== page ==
One of the founding collections of Amgueddfa Cymru back in 1915 was the Cardiff Museum's collection of birds. These were displayed in cases, along with their nests and eggs in small dioramas of their habitat.
This collection continued to form a major part of the Museum's galleries until as recently as 1992. Over the years, the Museum has become a centre for many bird studies, such as the Red Kite — in conjunction with the Royal Society for the Protection of Birds (R.S.P.B.) and the Countryside Council for Wales (C.C.W.)
Today, Amgueddfa Cymru has large-capacity freeze drying facilities in order to preserve new additions to the collections. Specimens are frozen in a vacuum chamber at about -20°C.
Under these conditions the frozen water in the specimen is forced out as a vapour rather than becoming a liquid. This leaves the specimen completely dried out and, importantly, its shape and size are more or less unchanged from when it was living.
Freeze-drying is also a much simpler procedure than skinning - the traditional method of preserving most museum specimens.
The birds are arranged to allow the plumage detail on the wings and tail to be examined. This determines the age and sex of specimens. The collection is aimed at field ornithologists and artists alike and adds to the existing skin collections at the Museum.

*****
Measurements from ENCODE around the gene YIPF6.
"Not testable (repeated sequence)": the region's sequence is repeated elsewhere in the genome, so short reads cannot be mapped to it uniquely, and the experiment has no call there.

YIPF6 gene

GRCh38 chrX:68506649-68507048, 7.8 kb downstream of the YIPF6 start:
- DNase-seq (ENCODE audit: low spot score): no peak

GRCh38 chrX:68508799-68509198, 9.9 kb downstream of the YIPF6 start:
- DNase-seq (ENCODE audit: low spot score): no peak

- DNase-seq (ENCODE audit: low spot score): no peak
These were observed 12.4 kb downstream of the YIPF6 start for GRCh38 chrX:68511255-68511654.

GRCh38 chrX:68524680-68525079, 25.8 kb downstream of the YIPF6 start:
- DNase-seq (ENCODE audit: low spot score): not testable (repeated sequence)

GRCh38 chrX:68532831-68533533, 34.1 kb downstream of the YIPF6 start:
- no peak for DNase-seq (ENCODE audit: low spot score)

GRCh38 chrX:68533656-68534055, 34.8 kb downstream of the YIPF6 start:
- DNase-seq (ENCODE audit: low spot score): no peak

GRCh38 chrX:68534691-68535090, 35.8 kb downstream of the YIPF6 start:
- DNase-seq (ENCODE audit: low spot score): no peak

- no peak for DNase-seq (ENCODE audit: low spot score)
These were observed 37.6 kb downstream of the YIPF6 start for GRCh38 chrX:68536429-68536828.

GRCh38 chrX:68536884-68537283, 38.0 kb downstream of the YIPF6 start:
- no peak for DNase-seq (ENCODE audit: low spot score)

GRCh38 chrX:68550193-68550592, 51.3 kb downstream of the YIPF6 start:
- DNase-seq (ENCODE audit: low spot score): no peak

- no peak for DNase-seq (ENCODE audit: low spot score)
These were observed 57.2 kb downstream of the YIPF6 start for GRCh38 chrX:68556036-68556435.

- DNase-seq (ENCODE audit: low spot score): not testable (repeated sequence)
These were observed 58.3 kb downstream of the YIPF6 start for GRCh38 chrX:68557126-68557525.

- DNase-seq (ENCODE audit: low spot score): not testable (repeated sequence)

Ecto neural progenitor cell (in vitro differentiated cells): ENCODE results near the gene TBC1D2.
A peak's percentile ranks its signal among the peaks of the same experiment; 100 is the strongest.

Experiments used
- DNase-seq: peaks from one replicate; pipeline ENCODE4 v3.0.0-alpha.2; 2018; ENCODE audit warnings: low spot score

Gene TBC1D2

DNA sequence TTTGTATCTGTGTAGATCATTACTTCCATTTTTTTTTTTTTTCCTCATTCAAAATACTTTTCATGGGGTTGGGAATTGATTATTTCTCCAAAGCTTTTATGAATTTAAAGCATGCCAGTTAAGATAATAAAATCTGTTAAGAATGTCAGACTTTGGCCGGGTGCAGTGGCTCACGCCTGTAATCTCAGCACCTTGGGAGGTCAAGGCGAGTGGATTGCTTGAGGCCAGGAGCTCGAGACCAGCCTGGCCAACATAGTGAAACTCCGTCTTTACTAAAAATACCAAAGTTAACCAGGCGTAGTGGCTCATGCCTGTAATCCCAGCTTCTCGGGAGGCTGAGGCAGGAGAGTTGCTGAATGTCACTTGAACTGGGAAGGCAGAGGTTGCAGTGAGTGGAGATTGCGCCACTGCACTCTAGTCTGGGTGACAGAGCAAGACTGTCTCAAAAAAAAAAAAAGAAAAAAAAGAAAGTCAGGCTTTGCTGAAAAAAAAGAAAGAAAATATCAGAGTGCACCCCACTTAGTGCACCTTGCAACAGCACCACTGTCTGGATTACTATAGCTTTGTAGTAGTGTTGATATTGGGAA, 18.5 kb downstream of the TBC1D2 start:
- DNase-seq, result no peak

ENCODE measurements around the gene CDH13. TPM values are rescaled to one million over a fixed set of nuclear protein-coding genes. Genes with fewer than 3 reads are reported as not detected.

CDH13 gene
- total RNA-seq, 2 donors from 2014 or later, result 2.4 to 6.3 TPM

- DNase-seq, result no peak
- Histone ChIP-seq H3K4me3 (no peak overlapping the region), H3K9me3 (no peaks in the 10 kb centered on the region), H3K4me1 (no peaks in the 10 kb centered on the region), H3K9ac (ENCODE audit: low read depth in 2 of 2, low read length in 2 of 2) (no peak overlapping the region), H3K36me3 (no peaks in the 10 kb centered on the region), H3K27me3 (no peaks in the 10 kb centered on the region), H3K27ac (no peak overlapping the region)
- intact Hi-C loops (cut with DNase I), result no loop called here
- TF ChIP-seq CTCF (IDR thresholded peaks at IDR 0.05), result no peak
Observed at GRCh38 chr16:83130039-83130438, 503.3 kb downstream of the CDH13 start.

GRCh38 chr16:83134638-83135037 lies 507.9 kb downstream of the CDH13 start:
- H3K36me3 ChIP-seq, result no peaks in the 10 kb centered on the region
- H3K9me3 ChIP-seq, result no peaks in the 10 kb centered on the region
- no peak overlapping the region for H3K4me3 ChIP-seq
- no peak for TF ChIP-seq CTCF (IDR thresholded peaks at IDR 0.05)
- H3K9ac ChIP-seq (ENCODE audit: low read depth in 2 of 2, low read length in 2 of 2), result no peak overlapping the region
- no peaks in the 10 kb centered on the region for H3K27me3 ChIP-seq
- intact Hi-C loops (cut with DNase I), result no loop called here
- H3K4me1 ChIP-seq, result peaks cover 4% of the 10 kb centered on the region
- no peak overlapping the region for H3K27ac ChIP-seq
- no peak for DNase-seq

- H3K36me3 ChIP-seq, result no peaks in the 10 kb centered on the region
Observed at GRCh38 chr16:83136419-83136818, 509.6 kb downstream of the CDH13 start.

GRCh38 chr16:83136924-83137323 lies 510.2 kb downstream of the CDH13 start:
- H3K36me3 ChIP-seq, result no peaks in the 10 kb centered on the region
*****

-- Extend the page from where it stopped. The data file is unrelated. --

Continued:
The primary source of specimens for this collection is Bardsey Island, off the Lleyn Peninsular, North Wales.
Birds migrating at night need clear skies to find their way, should it become cloudy or foggy they can become disorientated and under these conditions are attracted by the light from the lighthouse on the island.
They circle or fly down the beams of light and are killed hitting the tower. The island warden checks the base of the tower every morning and any casualties are picked up and frozen before being transferred to the Museum in Cardiff.
The focus is on British birds but also includes some rare species from around the world.
These and other casualties received from the public are used for display and education, encouraging a deeper interest in birds and making people look harder at their surroundings.
The collection is used to highlight current biodiversity and environmental issues, including raising awareness of the effects climate change and loss of habitat can have on birds migrating between Britain and Africa.